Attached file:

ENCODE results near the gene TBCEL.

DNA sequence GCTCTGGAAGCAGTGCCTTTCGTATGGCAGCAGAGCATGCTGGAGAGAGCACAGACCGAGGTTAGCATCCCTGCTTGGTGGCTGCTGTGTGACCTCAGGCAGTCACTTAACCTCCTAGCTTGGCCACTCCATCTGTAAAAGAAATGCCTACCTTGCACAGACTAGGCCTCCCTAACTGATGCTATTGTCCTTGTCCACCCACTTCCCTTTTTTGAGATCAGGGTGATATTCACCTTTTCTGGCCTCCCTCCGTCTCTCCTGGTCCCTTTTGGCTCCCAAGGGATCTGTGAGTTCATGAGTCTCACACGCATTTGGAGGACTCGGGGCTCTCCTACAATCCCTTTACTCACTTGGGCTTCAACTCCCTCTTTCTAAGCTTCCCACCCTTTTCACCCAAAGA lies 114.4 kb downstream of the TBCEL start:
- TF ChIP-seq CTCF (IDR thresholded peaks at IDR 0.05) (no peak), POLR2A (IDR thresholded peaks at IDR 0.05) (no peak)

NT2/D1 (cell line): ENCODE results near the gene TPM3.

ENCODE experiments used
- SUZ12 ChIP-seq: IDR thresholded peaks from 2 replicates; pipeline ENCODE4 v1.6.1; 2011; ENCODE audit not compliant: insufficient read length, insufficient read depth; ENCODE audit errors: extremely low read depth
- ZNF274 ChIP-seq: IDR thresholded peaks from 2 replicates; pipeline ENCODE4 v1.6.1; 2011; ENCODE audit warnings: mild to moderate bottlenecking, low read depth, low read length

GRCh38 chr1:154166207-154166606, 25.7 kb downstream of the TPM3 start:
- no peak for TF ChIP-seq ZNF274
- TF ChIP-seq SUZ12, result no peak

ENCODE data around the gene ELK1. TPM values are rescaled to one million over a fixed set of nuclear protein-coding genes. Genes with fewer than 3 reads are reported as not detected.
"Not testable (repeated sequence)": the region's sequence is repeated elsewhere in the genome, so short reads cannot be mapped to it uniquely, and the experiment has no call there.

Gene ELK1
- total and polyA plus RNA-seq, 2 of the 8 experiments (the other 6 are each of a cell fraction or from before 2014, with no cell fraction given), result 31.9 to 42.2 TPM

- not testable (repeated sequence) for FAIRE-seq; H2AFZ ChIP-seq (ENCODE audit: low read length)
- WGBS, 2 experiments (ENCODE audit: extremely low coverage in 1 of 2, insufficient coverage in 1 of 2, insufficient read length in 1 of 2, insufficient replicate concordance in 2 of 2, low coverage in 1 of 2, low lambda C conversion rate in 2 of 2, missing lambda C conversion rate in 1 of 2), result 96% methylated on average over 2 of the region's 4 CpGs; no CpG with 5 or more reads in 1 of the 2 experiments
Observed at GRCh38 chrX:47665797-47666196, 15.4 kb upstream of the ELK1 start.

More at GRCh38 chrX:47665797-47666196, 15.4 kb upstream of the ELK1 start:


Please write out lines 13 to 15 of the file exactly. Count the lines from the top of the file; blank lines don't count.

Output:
Gene ELK1
- total and polyA plus RNA-seq, 2 of the 8 experiments (the other 6 are each of a cell fraction or from before 2014, with no cell fraction given), result 31.9 to 42.2 TPM

- not testable (repeated sequence) for FAIRE-seq; H2AFZ ChIP-seq (ENCODE audit: low read length)